The U.S. Marine Corps announced Wednesday it would temporarily ground all Japan-based MV-22 Osprey aircraft after a crash Tuesday six miles off the coast of Okinawa.
The Osprey, which can take off like a helicopter and fly like a plane, was conducting a nighttime mid-air refueling operation over the Pacific when the rotor blades struck the refueling line, damaging the aircraft, Lt Gen. Lawrence D. Nicholson, the Commanding General of III Marine Expeditionary Force, said at a news conference.
"After the aircraft was unhooking, it was shaking violently," Nicholson said. "The pilot made a decision to not fly over Okinawan homes and families. He made a conscious decision to try to reach Camp Schwab and land in the shallow water to protect his crew and the people of Okinawa."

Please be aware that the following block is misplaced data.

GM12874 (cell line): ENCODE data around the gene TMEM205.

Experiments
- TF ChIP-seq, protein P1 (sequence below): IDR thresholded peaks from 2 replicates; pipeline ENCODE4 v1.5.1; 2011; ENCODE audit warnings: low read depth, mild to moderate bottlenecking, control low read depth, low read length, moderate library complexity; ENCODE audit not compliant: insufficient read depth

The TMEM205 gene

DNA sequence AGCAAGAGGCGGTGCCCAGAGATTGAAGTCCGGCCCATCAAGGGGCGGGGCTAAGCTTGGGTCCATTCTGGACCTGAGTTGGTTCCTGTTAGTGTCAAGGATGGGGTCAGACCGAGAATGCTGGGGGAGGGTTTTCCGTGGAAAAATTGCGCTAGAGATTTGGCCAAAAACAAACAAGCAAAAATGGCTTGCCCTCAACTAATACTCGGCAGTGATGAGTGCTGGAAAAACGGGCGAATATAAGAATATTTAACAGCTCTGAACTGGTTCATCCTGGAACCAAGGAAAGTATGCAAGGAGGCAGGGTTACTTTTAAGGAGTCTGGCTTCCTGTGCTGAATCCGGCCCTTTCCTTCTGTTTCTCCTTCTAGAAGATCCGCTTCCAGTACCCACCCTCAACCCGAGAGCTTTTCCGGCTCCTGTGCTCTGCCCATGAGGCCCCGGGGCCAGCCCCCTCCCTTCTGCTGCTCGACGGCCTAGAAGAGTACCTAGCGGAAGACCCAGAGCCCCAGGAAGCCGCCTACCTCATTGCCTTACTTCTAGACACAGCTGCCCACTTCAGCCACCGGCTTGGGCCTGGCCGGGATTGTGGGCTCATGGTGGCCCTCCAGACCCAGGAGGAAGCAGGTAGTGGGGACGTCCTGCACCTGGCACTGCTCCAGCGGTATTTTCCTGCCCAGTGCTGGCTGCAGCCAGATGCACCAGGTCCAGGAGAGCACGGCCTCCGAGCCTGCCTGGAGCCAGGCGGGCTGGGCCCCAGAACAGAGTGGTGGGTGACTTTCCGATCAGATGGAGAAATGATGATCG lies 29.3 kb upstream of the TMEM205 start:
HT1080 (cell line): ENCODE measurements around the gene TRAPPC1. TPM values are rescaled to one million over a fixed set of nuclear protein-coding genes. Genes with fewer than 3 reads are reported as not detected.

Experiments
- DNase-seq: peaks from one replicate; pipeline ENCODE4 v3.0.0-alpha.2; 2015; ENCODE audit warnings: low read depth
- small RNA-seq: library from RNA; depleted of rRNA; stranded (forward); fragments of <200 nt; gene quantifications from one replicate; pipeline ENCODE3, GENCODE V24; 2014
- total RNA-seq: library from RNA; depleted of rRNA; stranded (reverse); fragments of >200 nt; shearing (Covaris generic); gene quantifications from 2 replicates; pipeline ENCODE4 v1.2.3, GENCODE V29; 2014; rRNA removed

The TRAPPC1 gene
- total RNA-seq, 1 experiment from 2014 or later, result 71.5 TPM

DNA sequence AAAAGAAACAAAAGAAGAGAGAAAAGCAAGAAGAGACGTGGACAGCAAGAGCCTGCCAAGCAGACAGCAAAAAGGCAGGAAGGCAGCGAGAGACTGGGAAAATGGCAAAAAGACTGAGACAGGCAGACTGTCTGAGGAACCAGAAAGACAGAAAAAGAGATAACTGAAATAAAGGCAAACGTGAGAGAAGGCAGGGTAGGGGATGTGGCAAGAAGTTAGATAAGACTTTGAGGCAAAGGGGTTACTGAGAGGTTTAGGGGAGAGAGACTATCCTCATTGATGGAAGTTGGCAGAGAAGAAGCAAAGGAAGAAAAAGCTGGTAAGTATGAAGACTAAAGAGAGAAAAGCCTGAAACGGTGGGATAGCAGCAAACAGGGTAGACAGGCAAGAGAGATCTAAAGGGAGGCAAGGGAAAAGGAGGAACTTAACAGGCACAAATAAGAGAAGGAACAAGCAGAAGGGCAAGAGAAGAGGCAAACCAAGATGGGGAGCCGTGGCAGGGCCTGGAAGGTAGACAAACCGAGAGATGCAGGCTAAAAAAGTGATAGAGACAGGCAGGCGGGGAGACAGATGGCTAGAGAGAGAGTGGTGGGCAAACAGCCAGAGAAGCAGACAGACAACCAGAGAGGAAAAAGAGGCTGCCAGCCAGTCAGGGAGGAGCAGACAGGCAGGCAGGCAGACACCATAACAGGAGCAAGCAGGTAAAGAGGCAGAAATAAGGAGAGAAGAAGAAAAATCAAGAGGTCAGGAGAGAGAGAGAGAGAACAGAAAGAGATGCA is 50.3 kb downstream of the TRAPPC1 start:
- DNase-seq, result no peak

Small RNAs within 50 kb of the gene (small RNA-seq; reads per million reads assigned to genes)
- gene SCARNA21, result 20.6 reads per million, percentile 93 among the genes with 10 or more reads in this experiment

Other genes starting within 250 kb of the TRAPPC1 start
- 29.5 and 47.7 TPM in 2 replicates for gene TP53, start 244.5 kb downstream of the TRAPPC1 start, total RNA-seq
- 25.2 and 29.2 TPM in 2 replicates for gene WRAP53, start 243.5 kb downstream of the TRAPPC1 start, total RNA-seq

All five crew members aboard were rescued but two remain in the hospital, Nicholson added. He said U.S. Marine Ospreys would return to the skies over Japan once he was "satisfied that we have reviewed our checklists and safety of flight procedures."
The crash came less than a week after a Marine Corps pilot died when his F/A-18 fighter jet crashed off western Japan. Marine Corps officials said another Osprey had a landing gear problem elsewhere on Okinawa during training Tuesday, although there were no injuries in that incident.
Tuesday's crash was the eighth such incident involving the Marine Corps in 2016 during a training operation. There were six Marine crash incidents in 2015 and three the previous year.
The Osprey was based at Marine Corps Air Station Futenma. The base, located in a crowded residential area in central Okinawa, is to be relocated to another site in Nago on the east coast of the island where residents oppose the plan.
More than half of the 50,000 American troops in Japan are stationed on Okinawa -- which has less than 1 percent Japan's land mass -- under a mutual security treaty.
Prime Minister Shinzo Abe told reporters the crash was extremely regrettable, and said safety must be guaranteed.
Fox News' Leonard Balducci, Lucas Tomlinson and The Associated Press contributed to this report.